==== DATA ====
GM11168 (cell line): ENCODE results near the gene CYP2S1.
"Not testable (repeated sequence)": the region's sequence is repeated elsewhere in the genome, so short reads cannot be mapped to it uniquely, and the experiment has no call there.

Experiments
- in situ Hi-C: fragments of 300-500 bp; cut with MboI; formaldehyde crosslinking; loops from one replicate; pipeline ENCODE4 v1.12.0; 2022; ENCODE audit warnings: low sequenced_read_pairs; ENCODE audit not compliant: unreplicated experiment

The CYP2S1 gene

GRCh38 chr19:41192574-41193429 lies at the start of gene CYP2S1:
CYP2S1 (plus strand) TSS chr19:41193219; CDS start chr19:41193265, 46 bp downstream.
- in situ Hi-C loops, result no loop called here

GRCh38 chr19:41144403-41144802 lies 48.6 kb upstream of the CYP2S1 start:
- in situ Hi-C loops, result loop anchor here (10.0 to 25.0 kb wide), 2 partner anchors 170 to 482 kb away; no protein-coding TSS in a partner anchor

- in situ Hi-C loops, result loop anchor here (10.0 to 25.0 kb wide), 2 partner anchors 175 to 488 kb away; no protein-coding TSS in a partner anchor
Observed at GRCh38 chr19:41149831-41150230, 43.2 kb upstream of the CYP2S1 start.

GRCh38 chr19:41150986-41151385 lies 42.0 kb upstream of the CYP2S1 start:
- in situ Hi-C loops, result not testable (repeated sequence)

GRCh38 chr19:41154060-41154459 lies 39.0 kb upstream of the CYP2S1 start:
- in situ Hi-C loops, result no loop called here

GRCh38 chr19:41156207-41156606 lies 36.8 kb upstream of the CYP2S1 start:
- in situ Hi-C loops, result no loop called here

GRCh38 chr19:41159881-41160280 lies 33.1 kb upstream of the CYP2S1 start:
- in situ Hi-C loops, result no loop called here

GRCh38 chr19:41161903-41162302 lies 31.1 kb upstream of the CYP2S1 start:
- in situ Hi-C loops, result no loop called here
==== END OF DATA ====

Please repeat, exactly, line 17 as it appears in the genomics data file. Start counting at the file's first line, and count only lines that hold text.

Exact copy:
GRCh38 chr19:41156207-41156606 lies 36.8 kb upstream of the CYP2S1 start: